4 Reasons Why Black Queer Men Code-Switch

This week, The Advocate, a popular LGBT publication, posted an article about Insecure’s newest ostensibly gay character, Ahmal (Issa’s brother), and code-switching.

When I seen the article come across my feed, I was glad that someone was finally addressing it. When I first saw the episode, I clocked the code-switching immediately and just knew that the articles and think pieces would be abundant regarding the topic. But to my surprise, there was nothing. So then I thought I must be trippin’, “Maybe he wasn’t code-switching. I’m just thinking too much into it.” But after seeing someone else peeped it too, I was affirmed.

But then I actually took the time to read the article, and it was such a lazy attempt to draw attention to the practice of code-switching and why queer men, especially queer men of color, feel the need to code-switch. Especially around other men of color and in predominantly cishet spaces.

I think it’s high time to have a conversation about who has the social and cultural and intellectual aptitude to discuss certain issues and practices. The previously mentioned article was written by a white person, for seemingly a white audience, by someone with no cultural semblance of what it’s like for a queer Black man, like Amhal, entering a Black cishet space like Issa’s Wine Down, and why he would feel the need to code switch from when he shook up Tiffany’s husband and greeted him with a “Wassup bro?” vs went he greeted Tiffany with “Tiff-fa-kneeeee!!” with the snaps and all.

And because the writer has no social or cultural awareness of what that experience is like, it made for a lazy article that felt rushed and half-hearted.

For someone like me, I know all too well what it’s like to code-switch. We all do it and we do it in multiple ways for multiple reasons. For example, if I’m telling my mom a story, it might start off like, “So lemme tell you what happened Friday night.” But if I’m telling my best friend the same story, it’ll probably sound more like, “Lemme tell you how ole girl had me fucked up.” Saying the same thing, with the same intended message, but linguistically much different.

Or say I’m greeting my long time, cishet homebody. I’ll more likely than not shake him up, much like Ahmal greeted Tiffany’s husband. But if I’m greeting one of my queer homeboys, I’ll probably greet him with a kiss on the cheek and hug. Culturally, much different.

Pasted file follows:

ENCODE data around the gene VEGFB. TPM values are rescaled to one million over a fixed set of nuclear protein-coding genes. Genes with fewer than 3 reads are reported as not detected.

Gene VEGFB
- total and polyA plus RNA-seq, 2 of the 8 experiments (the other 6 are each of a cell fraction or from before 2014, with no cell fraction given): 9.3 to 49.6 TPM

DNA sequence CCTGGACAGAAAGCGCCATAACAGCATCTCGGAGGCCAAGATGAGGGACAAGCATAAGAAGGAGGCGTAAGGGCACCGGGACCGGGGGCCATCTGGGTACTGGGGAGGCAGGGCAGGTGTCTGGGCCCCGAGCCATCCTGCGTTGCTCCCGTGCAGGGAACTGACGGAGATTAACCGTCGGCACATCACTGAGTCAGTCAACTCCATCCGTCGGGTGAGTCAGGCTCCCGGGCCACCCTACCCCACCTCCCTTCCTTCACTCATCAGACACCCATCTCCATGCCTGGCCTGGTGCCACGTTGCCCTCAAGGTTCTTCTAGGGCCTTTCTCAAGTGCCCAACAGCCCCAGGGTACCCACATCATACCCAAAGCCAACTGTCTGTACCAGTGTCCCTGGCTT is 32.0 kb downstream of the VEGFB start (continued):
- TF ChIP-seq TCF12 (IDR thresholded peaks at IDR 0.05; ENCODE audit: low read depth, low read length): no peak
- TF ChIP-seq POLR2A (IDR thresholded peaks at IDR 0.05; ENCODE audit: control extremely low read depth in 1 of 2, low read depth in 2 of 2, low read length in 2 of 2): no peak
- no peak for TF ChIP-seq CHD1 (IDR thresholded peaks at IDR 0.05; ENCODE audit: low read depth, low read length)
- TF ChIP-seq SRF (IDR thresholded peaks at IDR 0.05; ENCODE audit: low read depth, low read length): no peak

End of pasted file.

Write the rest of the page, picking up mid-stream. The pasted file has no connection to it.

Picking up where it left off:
There are plenty of reasons queer Black men would feel the need to code-switch, especially in cishet spaces. I, personally, make a conscious effort and try not to suppress my queerness to make cishet folks feel more comfortable around me, the same with my Blackness in white spaces. Four potential reasons for Ahmal’s code-switching come to mind immediately:

  1. Assimilation

Some people just want to fit in, so most times, they’ll adapt their language, mannerisms and such to that is predominant of the group. I once heard someone say, “I don’t want to be that gay nigga at the function, I just want to blend in.”

Some of us assimilate to not draw attention to our queerness, some do it to make others more comfortable, and some may assimilate for their own safety. Which brings me to number 2.

2. Fear & Saftey

The possibility of danger is never too far from queer folks mind. Especially those of us who are little more fem than our stiff-bodied counterparts. A lot of queer men, especially Black ones, will quickly, either consciously or subconsciously, slip into a “What’s good, my nigga” out of fear that some ashy cishet man who hasn’t worked out his toxic masculinity, and he carries around like a badge of honor, might attack. Which takes us to our take topic.

3. Hyper masculinity

Culturally, Black men are taught from a very young age that there is a proper way men should greet other men. Whether that be a firm hand shaking or dapping up, that’s the masculine way Black men greet one another. Anything else is “suspect.”

Because Black men are so heavily socialized into pseudo-masculine bullshit, I think, even when unlearning most of it, elements of it are still present.

4. Common practice

Sometimes code-switching is legit subconscious. I’m used to greeting my childhood homeboy by dapping them up. That’s what we’ve always done. There’s no forethought to it. Sometimes we slip into different languages, styles of speaking, or behaviors without realizing or intent to do so.

This is in no way an exhaustive list why someone like Amhal might want or need to code-switch. The reasons are vast and they’re difficult to discern, especially when discussing intersecting identities. There is nuance and tension to this conversation. For some it’s survival for other it’s an inadvertent practice and some don’t even know they’re doing it.

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